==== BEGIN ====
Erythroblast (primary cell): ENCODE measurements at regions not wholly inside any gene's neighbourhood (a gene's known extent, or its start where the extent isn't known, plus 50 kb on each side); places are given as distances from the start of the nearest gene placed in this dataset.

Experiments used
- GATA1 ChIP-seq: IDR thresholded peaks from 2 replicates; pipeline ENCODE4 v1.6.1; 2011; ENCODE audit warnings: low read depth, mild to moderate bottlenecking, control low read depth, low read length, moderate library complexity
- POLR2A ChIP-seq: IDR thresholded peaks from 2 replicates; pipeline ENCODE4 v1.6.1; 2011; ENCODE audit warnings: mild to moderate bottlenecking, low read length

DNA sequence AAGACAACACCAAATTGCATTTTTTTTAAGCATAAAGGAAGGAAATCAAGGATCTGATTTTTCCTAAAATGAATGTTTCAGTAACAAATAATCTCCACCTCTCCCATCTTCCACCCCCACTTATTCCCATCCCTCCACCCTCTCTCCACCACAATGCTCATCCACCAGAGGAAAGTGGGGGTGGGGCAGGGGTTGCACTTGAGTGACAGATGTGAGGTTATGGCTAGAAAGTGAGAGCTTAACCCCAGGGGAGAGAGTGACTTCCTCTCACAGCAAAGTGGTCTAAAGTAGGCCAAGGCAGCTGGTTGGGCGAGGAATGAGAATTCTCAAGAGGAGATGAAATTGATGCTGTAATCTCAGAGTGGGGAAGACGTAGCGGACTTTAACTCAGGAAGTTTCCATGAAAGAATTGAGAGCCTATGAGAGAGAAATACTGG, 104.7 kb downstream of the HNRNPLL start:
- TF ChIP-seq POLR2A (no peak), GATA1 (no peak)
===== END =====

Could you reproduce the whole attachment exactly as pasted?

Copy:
Erythroblast (primary cell): ENCODE measurements at regions not wholly inside any gene's neighbourhood (a gene's known extent, or its start where the extent isn't known, plus 50 kb on each side); places are given as distances from the start of the nearest gene placed in this dataset.

Experiments used
- GATA1 ChIP-seq: IDR thresholded peaks from 2 replicates; pipeline ENCODE4 v1.6.1; 2011; ENCODE audit warnings: low read depth, mild to moderate bottlenecking, control low read depth, low read length, moderate library complexity
- POLR2A ChIP-seq: IDR thresholded peaks from 2 replicates; pipeline ENCODE4 v1.6.1; 2011; ENCODE audit warnings: mild to moderate bottlenecking, low read length

DNA sequence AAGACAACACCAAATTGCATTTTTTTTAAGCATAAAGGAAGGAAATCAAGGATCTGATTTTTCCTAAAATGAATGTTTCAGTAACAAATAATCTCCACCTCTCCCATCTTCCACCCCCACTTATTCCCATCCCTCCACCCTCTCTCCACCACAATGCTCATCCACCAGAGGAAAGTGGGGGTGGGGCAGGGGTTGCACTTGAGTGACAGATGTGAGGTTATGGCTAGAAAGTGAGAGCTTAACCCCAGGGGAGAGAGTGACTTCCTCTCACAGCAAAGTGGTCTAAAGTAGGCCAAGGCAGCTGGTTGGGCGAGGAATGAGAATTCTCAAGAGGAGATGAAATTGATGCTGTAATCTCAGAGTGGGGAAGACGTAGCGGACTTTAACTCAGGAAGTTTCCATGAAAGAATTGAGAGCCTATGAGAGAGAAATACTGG, 104.7 kb downstream of the HNRNPLL start:
- TF ChIP-seq POLR2A (no peak), GATA1 (no peak)